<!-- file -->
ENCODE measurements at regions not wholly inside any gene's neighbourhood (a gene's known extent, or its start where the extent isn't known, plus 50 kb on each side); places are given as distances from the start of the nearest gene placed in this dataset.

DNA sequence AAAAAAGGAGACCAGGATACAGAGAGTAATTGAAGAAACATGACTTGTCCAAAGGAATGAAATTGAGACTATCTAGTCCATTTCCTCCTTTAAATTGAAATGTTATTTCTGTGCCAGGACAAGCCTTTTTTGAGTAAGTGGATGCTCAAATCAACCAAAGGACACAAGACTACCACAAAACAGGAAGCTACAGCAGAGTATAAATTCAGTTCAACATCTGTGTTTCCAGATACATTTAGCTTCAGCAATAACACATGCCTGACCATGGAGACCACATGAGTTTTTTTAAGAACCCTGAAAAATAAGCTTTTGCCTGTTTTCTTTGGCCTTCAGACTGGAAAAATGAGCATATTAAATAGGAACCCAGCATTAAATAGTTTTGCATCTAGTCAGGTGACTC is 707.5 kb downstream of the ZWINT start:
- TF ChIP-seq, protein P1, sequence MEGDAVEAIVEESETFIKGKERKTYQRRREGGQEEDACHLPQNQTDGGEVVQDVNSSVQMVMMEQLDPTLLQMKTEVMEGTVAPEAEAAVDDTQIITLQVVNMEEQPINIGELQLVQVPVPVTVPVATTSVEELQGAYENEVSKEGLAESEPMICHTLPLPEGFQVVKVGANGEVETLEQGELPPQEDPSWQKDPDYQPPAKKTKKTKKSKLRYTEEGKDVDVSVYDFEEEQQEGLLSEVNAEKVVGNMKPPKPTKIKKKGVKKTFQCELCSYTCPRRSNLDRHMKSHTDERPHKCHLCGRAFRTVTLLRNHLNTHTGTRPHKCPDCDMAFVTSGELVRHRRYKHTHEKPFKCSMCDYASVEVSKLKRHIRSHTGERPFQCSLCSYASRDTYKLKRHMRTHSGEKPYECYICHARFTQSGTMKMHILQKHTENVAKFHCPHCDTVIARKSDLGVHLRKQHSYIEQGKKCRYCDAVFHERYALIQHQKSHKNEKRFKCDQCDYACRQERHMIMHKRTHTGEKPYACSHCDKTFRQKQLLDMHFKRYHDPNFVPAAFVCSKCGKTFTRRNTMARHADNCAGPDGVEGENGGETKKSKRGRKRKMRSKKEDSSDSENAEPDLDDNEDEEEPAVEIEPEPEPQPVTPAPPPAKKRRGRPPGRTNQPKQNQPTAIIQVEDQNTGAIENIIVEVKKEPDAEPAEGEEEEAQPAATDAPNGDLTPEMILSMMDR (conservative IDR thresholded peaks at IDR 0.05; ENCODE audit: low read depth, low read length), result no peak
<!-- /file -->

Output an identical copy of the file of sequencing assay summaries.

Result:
ENCODE measurements at regions not wholly inside any gene's neighbourhood (a gene's known extent, or its start where the extent isn't known, plus 50 kb on each side); places are given as distances from the start of the nearest gene placed in this dataset.

DNA sequence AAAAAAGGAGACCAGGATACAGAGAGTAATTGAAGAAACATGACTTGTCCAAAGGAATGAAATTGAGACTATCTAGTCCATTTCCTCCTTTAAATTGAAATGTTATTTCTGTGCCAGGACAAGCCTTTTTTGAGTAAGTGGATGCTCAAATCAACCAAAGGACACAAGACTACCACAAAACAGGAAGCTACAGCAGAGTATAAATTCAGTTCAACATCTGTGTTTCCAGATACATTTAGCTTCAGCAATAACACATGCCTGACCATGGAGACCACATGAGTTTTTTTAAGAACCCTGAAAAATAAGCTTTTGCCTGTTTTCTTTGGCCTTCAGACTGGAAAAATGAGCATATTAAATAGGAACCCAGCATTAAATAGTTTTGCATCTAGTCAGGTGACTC is 707.5 kb downstream of the ZWINT start:
- TF ChIP-seq, protein P1, sequence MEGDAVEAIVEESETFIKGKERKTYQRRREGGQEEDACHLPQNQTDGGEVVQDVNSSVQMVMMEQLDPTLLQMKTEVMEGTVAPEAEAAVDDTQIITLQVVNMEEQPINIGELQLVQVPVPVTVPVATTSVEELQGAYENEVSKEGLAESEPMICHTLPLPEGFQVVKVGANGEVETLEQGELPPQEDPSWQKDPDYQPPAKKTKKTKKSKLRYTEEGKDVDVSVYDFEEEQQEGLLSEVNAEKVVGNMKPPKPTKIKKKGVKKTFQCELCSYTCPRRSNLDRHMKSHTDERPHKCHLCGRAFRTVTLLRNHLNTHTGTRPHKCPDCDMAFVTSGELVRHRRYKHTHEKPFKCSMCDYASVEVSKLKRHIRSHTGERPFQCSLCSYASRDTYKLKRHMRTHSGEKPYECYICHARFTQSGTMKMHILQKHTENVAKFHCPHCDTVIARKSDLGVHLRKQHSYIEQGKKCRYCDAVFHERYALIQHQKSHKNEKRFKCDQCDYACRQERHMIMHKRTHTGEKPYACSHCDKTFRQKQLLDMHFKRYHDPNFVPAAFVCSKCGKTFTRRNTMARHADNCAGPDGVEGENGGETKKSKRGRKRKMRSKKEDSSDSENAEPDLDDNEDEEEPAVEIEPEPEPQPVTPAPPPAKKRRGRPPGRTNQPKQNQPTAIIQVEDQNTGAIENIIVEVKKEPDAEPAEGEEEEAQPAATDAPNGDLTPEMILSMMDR (conservative IDR thresholded peaks at IDR 0.05; ENCODE audit: low read depth, low read length), result no peak